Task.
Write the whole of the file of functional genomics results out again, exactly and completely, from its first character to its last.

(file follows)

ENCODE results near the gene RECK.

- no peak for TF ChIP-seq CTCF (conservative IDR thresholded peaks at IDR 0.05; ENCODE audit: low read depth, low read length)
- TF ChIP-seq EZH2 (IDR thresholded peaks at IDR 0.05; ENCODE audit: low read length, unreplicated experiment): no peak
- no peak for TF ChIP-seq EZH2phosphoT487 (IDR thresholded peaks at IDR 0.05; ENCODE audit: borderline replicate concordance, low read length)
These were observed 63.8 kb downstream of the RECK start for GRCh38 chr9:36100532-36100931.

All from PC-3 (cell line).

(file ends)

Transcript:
ENCODE results near the gene RECK.

- no peak for TF ChIP-seq CTCF (conservative IDR thresholded peaks at IDR 0.05; ENCODE audit: low read depth, low read length)
- TF ChIP-seq EZH2 (IDR thresholded peaks at IDR 0.05; ENCODE audit: low read length, unreplicated experiment): no peak
- no peak for TF ChIP-seq EZH2phosphoT487 (IDR thresholded peaks at IDR 0.05; ENCODE audit: borderline replicate concordance, low read length)
These were observed 63.8 kb downstream of the RECK start for GRCh38 chr9:36100532-36100931.

All from PC-3 (cell line).